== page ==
The older your machine, the more likely you are to have to render. Now one drawback of rendering effects is that the process takes time. Sometimes when we're designing an effect, we just want to see how the effect flows over time. To have to keep stopping in order to render the effect can interfere with the creative process. Another way that you can get around this is to use the Video Quality menu. Here at the bottom of the Timeline, there is the Video Quality menu, and I can toggle it between full green, full yellow and half green half yellow.
Now full green mode, this is displaying full qualities, displaying all of the pixels all of the time. Now depending on the resolution of your material, that could be quite resource- hungry, meaning that when we try and playback effects that would normally be real-time, that they might stutter or even freeze. What we can do is we can drop ourselves down to the next quality level, half yellow half green and see how that plays back. Now we're getting more movement, but it's still stuttering.
So let's drop ourselves right down to Full Yellow mode, which is the lowest quality, but will provide the greatest opportunity to see the effect in real-time. Okay. Now we get an idea of what the effect would be like at full quality, and if we're happy with that, then we can bump our Quality back up and then go ahead and render this effect, too. So far, we've been adding effects directly to clips, but what I'd like to show you now is that I can actually add an effect to an entire track.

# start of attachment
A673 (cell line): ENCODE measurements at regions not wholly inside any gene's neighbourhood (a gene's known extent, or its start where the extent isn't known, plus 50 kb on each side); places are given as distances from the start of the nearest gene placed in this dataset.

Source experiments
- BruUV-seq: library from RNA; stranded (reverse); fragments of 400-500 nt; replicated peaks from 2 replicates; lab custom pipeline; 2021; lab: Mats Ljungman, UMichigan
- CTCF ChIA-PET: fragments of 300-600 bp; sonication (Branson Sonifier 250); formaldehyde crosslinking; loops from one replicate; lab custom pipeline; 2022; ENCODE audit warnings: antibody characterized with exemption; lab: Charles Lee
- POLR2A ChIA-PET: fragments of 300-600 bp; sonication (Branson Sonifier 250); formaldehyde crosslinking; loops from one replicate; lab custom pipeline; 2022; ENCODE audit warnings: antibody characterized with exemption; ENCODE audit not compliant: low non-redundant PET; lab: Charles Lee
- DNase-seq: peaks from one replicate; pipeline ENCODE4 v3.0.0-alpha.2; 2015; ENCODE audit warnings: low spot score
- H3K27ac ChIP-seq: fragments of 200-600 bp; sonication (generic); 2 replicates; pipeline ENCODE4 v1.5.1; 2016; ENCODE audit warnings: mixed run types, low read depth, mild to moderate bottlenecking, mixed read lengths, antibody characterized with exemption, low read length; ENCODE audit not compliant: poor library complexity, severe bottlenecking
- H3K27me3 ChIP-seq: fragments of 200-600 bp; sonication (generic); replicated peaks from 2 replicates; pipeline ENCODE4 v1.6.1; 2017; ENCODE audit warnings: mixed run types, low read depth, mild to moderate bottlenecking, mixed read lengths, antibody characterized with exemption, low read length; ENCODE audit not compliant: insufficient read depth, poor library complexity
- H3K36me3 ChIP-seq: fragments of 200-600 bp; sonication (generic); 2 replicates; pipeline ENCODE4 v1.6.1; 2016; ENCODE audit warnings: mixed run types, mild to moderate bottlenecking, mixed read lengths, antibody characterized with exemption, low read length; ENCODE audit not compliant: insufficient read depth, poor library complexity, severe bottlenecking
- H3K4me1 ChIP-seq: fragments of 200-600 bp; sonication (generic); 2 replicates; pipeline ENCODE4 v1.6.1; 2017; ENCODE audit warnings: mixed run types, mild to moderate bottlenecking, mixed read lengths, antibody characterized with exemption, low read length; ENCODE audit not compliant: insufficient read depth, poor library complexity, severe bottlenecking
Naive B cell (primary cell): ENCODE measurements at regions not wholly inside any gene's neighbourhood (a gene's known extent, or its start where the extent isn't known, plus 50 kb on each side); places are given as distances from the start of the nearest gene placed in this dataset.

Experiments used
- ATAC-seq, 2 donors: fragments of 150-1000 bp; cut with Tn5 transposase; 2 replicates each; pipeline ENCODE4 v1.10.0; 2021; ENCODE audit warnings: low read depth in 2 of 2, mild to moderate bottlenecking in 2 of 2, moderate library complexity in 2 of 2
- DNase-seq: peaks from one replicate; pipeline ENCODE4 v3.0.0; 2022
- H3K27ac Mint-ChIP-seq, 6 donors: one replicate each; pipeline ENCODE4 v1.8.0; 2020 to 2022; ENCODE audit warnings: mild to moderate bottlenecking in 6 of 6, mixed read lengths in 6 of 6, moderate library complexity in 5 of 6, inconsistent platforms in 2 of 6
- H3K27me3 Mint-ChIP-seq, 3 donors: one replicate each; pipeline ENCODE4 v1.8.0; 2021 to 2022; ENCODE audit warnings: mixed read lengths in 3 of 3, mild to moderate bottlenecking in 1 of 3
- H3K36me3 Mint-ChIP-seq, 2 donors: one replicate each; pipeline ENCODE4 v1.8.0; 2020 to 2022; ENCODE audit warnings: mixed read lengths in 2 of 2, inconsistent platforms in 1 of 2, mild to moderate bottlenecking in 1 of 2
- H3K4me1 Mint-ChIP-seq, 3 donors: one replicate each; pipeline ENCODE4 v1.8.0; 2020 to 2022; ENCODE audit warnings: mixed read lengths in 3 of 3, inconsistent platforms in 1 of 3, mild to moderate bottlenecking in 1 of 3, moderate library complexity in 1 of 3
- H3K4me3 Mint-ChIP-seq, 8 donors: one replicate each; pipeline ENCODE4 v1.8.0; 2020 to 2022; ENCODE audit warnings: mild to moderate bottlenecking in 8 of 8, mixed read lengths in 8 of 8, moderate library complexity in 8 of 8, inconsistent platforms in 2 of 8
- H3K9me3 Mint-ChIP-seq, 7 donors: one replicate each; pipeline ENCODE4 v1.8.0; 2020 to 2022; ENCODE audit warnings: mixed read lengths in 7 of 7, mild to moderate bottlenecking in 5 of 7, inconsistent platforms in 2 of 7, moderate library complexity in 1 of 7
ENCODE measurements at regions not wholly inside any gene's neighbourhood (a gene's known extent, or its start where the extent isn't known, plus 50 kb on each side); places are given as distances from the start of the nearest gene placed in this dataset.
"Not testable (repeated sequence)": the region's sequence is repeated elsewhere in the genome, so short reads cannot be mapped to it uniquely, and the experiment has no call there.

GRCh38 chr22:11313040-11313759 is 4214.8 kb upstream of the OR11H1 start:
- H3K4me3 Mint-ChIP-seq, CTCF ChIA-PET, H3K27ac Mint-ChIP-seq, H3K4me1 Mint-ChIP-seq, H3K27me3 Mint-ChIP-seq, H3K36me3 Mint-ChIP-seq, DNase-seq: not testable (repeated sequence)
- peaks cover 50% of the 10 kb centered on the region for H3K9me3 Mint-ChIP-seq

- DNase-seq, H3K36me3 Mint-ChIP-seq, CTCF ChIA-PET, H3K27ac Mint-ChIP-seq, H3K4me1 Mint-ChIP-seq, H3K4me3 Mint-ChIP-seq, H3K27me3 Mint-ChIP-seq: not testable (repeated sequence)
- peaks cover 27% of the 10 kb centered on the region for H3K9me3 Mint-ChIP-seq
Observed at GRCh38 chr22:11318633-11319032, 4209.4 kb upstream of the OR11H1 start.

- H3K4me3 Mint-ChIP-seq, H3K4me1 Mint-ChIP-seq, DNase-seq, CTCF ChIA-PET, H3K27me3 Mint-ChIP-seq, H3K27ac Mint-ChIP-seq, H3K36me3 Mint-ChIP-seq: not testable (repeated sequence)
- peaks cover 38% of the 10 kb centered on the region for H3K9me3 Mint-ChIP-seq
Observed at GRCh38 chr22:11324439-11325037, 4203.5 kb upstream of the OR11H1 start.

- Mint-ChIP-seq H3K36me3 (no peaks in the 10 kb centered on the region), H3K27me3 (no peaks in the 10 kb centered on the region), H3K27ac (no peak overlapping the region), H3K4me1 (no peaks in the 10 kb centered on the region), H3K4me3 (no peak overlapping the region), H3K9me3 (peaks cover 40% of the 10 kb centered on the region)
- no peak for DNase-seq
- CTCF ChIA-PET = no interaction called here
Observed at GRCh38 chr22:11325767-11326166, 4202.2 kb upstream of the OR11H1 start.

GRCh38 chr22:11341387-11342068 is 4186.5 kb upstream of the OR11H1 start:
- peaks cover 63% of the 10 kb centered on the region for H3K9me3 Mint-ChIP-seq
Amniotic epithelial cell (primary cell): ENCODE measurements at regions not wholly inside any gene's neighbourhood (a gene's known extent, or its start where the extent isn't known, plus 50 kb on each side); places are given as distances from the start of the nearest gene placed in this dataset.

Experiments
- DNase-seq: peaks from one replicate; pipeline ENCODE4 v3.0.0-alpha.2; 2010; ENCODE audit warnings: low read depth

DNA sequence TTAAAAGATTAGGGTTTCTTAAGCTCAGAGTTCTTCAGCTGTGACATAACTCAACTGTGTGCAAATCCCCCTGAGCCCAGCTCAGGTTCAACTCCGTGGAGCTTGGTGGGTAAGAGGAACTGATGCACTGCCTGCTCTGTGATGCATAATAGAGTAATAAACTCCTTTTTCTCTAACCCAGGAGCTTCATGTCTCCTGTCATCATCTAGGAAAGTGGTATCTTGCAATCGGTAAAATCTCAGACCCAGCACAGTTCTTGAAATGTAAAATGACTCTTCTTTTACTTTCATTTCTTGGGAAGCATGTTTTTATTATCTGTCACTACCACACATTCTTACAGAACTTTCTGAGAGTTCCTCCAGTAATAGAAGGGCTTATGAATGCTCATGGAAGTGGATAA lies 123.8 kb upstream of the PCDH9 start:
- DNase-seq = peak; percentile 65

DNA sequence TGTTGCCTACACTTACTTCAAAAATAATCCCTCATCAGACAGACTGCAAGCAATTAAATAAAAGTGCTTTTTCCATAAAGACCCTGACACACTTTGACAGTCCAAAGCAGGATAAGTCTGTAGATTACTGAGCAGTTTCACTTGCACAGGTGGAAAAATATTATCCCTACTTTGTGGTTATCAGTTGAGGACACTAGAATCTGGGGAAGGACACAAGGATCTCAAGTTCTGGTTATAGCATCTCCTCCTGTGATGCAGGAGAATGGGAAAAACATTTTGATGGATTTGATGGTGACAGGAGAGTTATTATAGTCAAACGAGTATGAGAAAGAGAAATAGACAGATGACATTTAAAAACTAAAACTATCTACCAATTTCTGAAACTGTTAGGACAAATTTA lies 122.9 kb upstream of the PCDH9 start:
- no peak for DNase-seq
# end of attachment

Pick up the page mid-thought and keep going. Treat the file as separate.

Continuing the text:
I'm going to add a video track to my Timeline. Right-click > New Video Track. Now I've got video track 2. Disable 1, because I'm going to add an effect across the entire Timeline. I'm going to come up here to the Effects palette, and I'm going to come to the Generator category. Now not all effects are designed for the audience to see; some are utility effects. Here, for example, I have the Timecode Burn-in effect. If I drag and drop that, it's going to drop across the entire track of V2, covering all of the sequence.
I'm going to have to monitor V2 in order to better see it, and you can see there now I've got a Timecode Reader that's overlaying on top of my sequence. If I want to customize this, I just have to go back into Effects mode. I can reposition the Timecode box like so, and make it bigger. I can also come down and switch on the second Display, and instead of showing Timecode this time, I could maybe say, let's have a look at the Source Clip Name.
Let's affect the size of that, too. Reposition that and close the effect. If I play that back, you can see that this effect plays over the entire Timeline, over the top of all the other clips with their effects on them. So not all effects are designed for the audience to see. In this particular case, having a read out of the Timecode in my sequence and the name of individual clips in the sequence, a producer, or a director, or anyone else I'm working with can have an intelligent conversation with me about the sequence that I'm working on.
Certain effect types fulfill technical or production workflow requirements, Other effect types are purely to enhance story, pace, rhythm, and meaning.